Legislative Assembly for the ACT: 2002 Week 14 Hansard (10 December) . . Page.. 4112 ..
MR QUINLAN (continuing):
It is clear that there is a great need for business itself to be involved in the fostering of innovation and entrepreneurship. The memorandum of understanding signed with the Wichita State University and between the Wichita State University and the University of Canberra will, in fact, progress that development in the ACT. We have recently seen the University of Canberra open its innovations centre. Let me tell you that the Wichita university is really a centre of innovation, which sounds crazy as it is a place out in the mid-west of the US.
Mr Stefaniak: Did you see the Wichita linesman?
MR QUINLAN: We didn't see him, but we certainly visited the first ever Pizza Hut, Bill, and met the guy that actually started that franchise. The man who started that franchise is still working with students within the university, encouraging innovation and entrepreneurship. In a number of areas, the Wichita State University, which also hosted our Cannons coach, Cal Bruton, is a leader in terms of the fostering of innovation and entrepreneurship and as an innovation centre, as is the University of Cambridge. They are generally managed by business people-not academics, not government representatives, but the business people of the region.
We visited Washington. The Greater Washington Initiative is, of course, bigger than what we might build in the ACT and call Business ACT. Nevertheless, it is doing the same thing on a grander scale. It is a conduit between business and major administration and major defence administration. We are well on the way to building a long-term relationship with the Greater Washington Initiative because we have so much in common and because Australia and Canberra are recognised as being very good-up there with the best of them-in terms of research and breadth of thinking.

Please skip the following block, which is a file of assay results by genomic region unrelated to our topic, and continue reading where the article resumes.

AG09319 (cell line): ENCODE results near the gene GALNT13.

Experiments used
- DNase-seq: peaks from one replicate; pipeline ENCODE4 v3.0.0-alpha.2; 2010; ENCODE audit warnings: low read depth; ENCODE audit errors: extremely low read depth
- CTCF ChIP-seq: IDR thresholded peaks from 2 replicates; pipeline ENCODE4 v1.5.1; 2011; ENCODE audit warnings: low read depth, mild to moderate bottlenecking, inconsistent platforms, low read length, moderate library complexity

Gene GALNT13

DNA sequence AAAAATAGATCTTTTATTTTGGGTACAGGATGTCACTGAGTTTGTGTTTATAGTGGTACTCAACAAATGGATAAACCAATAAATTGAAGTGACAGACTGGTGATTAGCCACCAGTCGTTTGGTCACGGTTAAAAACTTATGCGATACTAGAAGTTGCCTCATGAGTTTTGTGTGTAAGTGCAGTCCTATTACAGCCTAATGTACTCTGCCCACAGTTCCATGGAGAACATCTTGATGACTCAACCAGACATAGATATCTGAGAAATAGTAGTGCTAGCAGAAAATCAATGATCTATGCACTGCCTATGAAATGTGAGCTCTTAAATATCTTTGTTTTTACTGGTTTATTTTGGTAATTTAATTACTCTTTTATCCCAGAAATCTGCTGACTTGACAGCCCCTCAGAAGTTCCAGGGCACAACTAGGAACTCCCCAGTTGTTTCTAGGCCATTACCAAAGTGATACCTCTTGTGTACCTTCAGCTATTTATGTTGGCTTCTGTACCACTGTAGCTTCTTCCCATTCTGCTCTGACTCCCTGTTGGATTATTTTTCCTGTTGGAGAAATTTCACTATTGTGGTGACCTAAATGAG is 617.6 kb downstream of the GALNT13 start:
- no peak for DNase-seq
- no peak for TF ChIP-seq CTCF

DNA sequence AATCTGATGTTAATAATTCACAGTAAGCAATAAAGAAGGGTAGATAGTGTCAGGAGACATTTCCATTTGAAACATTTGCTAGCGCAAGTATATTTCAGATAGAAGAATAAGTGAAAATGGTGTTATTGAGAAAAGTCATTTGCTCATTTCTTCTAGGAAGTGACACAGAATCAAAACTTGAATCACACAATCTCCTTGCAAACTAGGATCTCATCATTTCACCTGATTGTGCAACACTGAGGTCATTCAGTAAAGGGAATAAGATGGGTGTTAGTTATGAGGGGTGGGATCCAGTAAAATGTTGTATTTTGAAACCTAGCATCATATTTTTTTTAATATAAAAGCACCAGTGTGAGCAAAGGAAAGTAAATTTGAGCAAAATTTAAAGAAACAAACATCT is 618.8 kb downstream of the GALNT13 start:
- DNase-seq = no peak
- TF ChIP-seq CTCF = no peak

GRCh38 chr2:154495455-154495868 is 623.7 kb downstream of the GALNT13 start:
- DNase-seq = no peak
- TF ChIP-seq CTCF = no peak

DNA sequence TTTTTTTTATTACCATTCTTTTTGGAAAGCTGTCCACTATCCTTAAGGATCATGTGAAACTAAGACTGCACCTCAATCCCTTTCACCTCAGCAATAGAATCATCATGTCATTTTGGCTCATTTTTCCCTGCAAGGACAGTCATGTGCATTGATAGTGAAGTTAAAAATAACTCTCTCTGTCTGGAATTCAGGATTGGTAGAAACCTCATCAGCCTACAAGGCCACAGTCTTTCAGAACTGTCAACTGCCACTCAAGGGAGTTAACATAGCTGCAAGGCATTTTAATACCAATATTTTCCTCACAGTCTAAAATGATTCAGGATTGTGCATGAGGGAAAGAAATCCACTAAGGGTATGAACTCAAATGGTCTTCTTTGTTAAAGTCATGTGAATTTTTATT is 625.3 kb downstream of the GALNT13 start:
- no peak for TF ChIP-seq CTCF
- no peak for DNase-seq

We saw a similar model, I guess, but run in a British fashion in Cambridge, which also has an innovation centre. It is run by a Porsche-driving businessman, not an academic, and it has virtually got talent scouts on the campus chasing future entrepreneurs and innovators.
I think the visit demonstrates emphatically that there are actions that government can initiate to improve and grow innovation and entrepreneurship in their economies, but they can't do it alone, and we will be seeking greater interaction between universities, business and government in pursuing developments in the ACT. We will be pursuing links with the Greater Washington Initiative. We will be pursuing formal links with the London Development Authority, with which we also had very constructive engagements. If we all take a positive view on this development process, the future of Canberra will be nothing but sensational. We really do have the embryo here of a very successful knowledge economy and an economy that can develop in today's world and tomorrow's world.
Mr Wood presented the following paper:
Cultural Facilities Act, pursuant to section 29 (3)-Cultural Facilities Corporation-Quarterly Report (for the First Quarter 2002/2003: 1 July to 30 September 2002).